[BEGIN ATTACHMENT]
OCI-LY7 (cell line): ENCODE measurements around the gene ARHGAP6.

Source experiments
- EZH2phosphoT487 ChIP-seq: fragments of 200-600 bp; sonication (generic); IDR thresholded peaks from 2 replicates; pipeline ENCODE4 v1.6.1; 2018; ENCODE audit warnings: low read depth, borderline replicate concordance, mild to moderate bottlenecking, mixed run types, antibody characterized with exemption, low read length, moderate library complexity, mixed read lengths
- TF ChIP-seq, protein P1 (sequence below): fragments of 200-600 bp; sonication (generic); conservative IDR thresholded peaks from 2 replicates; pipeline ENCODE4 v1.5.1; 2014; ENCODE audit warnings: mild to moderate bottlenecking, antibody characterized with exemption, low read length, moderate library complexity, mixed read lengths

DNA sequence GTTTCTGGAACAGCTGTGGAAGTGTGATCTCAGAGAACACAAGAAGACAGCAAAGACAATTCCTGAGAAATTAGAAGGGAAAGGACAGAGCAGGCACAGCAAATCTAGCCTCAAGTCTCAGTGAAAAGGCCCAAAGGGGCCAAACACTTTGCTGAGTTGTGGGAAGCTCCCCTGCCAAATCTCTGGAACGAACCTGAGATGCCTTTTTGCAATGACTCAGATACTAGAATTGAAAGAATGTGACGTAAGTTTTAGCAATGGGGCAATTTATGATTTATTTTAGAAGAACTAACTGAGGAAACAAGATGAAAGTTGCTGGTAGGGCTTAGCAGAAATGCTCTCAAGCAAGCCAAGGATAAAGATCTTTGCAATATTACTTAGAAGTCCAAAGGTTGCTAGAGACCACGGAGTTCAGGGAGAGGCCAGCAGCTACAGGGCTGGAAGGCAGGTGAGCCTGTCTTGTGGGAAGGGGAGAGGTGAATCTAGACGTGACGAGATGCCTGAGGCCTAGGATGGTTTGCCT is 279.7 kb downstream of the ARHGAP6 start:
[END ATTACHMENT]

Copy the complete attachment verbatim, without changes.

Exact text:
OCI-LY7 (cell line): ENCODE measurements around the gene ARHGAP6.

Source experiments
- EZH2phosphoT487 ChIP-seq: fragments of 200-600 bp; sonication (generic); IDR thresholded peaks from 2 replicates; pipeline ENCODE4 v1.6.1; 2018; ENCODE audit warnings: low read depth, borderline replicate concordance, mild to moderate bottlenecking, mixed run types, antibody characterized with exemption, low read length, moderate library complexity, mixed read lengths
- TF ChIP-seq, protein P1 (sequence below): fragments of 200-600 bp; sonication (generic); conservative IDR thresholded peaks from 2 replicates; pipeline ENCODE4 v1.5.1; 2014; ENCODE audit warnings: mild to moderate bottlenecking, antibody characterized with exemption, low read length, moderate library complexity, mixed read lengths

DNA sequence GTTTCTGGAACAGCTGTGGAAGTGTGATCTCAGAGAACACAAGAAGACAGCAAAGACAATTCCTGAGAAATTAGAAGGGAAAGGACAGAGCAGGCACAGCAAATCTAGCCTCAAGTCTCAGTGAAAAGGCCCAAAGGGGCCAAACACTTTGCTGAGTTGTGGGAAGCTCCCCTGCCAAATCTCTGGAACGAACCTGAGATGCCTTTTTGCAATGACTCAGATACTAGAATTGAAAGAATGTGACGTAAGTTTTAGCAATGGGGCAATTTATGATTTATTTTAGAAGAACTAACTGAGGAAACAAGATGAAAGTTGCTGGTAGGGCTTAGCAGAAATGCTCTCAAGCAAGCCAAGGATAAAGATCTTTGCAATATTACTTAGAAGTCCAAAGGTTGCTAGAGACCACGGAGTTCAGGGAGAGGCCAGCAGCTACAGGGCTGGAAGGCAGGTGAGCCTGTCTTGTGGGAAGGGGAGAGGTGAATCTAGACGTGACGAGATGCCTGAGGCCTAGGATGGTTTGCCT is 279.7 kb downstream of the ARHGAP6 start: